September 11th – a day of mourning, remembrance, and reflection. Every year, people around the world gather to commemorate that dreadful day, and the Staples community is no different.
While the tenth anniversary of 9/11 occurred on a Sunday, a formal, school wide acknowledgement is scheduled to take place next week.
“Good Morning Staples,” the biweekly news show that airs during Communication Time, plans to air a 9/11 tribute on both its Tuesday and Thursday shows.
Members of the two TV Production classes, which are in charge of producing the morning show, have been working since the beginning of the school year to put together memorial pieces for the show.
Michael Zito, one of the TV Production teachers, believes that a commemorative piece on the morning show is the right way to pay homage to all of those who were affected by the terrorist attacks. Zito met with Staples Principal, John Dodig, and other administrators to brainstorm ideas about how to recognize the tenth anniversary.
Originally, Dodig suggested that a series of YouTube videos be played for the entire school, but Zito felt that something more personal should be done. Zito said, “Rather than play videos from someplace else, we thought it was more important to get a Staples perspective from students, teachers, or both.”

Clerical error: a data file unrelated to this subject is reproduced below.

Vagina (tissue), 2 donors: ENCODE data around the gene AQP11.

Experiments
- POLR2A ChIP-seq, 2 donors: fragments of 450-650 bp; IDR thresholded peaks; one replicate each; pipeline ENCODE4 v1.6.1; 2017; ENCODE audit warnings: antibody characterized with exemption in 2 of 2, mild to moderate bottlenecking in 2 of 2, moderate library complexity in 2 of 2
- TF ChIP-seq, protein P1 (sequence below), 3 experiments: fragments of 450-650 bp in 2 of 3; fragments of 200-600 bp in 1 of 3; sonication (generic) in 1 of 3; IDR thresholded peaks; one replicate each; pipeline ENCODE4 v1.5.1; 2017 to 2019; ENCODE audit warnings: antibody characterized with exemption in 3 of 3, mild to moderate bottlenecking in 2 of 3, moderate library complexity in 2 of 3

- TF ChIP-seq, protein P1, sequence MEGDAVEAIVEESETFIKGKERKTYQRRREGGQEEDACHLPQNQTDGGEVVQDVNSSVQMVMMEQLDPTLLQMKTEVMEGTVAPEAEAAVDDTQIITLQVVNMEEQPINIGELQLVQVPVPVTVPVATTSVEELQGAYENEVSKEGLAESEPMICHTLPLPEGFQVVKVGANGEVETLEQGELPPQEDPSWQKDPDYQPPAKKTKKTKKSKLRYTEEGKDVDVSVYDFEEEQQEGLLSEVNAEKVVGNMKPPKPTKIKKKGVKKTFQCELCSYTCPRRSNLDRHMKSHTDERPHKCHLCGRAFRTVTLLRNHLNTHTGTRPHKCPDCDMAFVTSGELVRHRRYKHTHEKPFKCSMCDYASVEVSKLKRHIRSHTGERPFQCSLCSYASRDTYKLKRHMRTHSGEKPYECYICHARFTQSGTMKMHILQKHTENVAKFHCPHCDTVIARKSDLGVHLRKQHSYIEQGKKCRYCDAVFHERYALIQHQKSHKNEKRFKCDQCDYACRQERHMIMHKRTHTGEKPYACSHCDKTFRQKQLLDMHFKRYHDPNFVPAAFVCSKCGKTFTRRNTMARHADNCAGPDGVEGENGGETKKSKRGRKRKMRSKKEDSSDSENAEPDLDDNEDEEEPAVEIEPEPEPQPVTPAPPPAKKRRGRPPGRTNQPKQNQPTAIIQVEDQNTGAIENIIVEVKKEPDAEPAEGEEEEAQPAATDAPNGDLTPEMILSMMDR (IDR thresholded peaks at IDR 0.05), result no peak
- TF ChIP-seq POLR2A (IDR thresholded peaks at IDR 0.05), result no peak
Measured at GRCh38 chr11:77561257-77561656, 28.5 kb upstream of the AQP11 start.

Jim Honeycutt, the other TV Production teacher, completely agrees with Zito. Honeycutt believes that the best way to acknowledge 9/11 would be through a student’s viewpoint.
“The untold story of 9/11 at Staples, is that no student at Staples lost a parent,” said Honeycutt. He remembered having a student whose mother and father both worked in the World Trade Center, but neither of them was there when the attacks occurred.
Honeycutt sadly recounted the story of two Staples Alumni that were both killed on 9/11. Keith and Scott Coleman had grown up in Westport and worked at the Cantor Fitzgerald offices in the World Trade Center. Honeycutt had Keith in class when he was at Staples and said, “I always joke with my kids, I remember the students I like and I forget the ones I didn’t, and I remember Keith. He was a good kid.”
Honeycutt believes it is extremely “important that the school remembers the Coleman brothers.” He said that now on the tenth anniversary of 9/11, it is especially important that people remember the Staples Alumni that were lost.
Brendan Burris ’13, one of the TV Production students putting together the tribute, is determined to create a meaningful commemoration.
For his piece, Burris and his group are collecting students’ and teachers’ reflections on the attacks. He said that one of the most interesting people to interview was Sophomore Vice Principal, Richard Franzis, as he spoke about his reactions and feelings from a soldier’s perspective, although the details are being saved for Tuesday’s show.
Noting that most students “were either in first or second grade,” Burris acknowledged the fact that “we are the last generation to have a remembrance of what happened.”
He said he hoped to capture and document what students can recall. He said, “It was a terrible event and people will remember where they were when it happened for the rest of their lives, and they will realize the progress we have made in the past 10 years.”
Burris, Honeycutt, and Zito are all anticipating a powerful tribute. “I see the morning show as a show by the students, and I think I’ll find it interesting to watch a piece from a student’s perspective,” Zito Said.